Anyway, with 6 members of the Rails core team assembled, David Black fired off questions submitted by the audience. There were quite a few insightful ones in there, but I liked:

Q: When should you not use Rails?

DHH: Lots of projects come with an “Enterprise” label and are doomed to fail, regardless of technology. Please don’t let Rails be associated with them. 🙂

Post-Q&A, DHH got to give the last part of his talk from the morning, which he hadn’t given because of time constraints. This was basically an extended rant about Vendoritis. He used the recent security incident as an X-ray to analyze the rails community and found it suffering from Vendoritis (entitlement & indignation). He concluded that we have to help make the community a better place in order to try and solve things. Get involved. Make it personal. It’s everybody’s job to keep the rails community healthy.

However, the funniest bit was his translation of the MIT license: “I don’t owe you shit”. (in response to some of the whingers)

Thanks to my ineptitude at advance planning, I had no hotel room, so I had to head back to the train pretty sharpish after that…


Unicode for Rails

I finally gave my talk this afternoon. I rushed through things in 40 minutes; I was planning on 45, but I started a little late due to microphone difficulties.

The talk seemed to go down well; a few people came up to ask questions afterwards. My official hecklers, Tom and Paul were noticeably silent. They didn’t try to pedant-me-to-death afterwards, which is good. Although it probably means I had too much detail in there for mere mortals!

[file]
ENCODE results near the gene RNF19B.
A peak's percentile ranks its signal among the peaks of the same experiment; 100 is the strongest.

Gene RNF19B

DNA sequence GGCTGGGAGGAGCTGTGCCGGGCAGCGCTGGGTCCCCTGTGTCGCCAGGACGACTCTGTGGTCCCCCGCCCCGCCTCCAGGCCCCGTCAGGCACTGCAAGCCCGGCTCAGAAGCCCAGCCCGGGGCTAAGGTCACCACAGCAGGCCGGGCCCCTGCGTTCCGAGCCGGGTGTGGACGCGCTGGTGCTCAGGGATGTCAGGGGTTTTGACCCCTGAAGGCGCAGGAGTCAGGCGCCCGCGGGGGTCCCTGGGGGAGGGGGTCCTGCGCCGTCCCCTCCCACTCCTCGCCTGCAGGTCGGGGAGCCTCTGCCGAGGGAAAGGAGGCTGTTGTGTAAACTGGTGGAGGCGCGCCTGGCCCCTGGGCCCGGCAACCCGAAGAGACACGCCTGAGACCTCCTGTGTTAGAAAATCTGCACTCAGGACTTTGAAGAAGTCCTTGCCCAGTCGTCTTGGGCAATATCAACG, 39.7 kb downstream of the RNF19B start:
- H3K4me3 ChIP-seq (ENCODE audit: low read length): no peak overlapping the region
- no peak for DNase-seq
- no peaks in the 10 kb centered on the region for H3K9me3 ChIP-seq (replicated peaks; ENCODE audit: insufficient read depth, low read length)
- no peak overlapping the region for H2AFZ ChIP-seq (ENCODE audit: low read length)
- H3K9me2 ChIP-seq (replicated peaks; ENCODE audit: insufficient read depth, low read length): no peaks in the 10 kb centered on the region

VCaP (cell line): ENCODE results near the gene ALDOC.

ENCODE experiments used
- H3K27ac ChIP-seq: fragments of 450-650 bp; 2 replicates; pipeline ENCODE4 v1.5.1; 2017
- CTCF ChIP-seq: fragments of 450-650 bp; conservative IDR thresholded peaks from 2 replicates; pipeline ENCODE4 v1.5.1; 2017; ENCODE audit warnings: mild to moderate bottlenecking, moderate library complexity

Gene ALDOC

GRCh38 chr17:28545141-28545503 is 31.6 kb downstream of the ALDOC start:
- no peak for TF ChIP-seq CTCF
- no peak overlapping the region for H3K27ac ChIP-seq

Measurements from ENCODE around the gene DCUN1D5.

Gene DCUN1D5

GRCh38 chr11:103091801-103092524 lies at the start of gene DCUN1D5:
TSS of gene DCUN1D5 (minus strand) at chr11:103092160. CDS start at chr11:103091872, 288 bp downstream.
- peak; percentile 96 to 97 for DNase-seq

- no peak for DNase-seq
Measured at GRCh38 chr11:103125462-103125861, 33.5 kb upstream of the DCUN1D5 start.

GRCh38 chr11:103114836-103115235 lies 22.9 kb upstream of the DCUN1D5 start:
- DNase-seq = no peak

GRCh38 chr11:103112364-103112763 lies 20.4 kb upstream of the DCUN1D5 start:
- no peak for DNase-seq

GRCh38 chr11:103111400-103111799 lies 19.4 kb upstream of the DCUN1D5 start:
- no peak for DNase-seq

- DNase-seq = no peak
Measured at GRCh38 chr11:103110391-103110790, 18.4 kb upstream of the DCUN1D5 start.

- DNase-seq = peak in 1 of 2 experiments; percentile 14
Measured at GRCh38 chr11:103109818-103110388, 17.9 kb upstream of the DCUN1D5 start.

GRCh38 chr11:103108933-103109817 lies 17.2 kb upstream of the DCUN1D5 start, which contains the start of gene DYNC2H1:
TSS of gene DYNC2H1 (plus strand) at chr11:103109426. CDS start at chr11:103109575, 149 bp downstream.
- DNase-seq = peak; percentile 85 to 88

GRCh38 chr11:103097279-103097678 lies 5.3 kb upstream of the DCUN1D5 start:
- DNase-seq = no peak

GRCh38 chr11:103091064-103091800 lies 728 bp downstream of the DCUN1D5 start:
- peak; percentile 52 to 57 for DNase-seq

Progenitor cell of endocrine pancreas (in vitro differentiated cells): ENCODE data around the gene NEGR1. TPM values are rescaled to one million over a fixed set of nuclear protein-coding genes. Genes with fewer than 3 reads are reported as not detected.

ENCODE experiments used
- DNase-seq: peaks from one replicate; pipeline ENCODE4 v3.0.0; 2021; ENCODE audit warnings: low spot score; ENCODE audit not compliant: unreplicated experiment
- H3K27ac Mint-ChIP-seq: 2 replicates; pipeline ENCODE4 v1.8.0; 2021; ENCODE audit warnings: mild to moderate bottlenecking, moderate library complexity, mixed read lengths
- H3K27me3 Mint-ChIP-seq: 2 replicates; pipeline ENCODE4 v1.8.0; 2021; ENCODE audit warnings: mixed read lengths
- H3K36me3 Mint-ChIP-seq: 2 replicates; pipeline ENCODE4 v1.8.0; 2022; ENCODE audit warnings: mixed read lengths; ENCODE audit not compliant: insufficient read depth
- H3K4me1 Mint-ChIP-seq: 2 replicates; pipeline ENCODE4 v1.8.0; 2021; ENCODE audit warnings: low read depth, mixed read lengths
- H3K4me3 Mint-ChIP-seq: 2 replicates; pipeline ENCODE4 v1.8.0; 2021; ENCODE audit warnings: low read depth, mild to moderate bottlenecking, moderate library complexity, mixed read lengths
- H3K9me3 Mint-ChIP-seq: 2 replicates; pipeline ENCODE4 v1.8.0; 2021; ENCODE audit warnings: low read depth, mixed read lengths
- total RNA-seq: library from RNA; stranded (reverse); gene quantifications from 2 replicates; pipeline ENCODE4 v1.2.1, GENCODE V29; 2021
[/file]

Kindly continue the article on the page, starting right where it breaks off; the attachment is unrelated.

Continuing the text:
I’d also like to give a huge bouqet of thanks to the hyper-lovely _why for his fabulously encouraging words along the way.

Anyway, please take a look at the slides for Unicode for Rails if you fancy. One thing I added at the last minute and didn’t get a chance to show on screen was the links slide. In particular, I recommend checking out Julik’s Unicode Slides.

I practised by giving the talk to a collection of fluffy toys that we have around the house. We now have the most well-unicode-educated giraffes in existence, I suspect. 🙂

On a slightly less fun note, I’ve just read Tony Finch’s summary of UTF-8 in email, which is far, far hairier than in HTTP (which has most of the complications built in at least). Worth checking out if you do much email.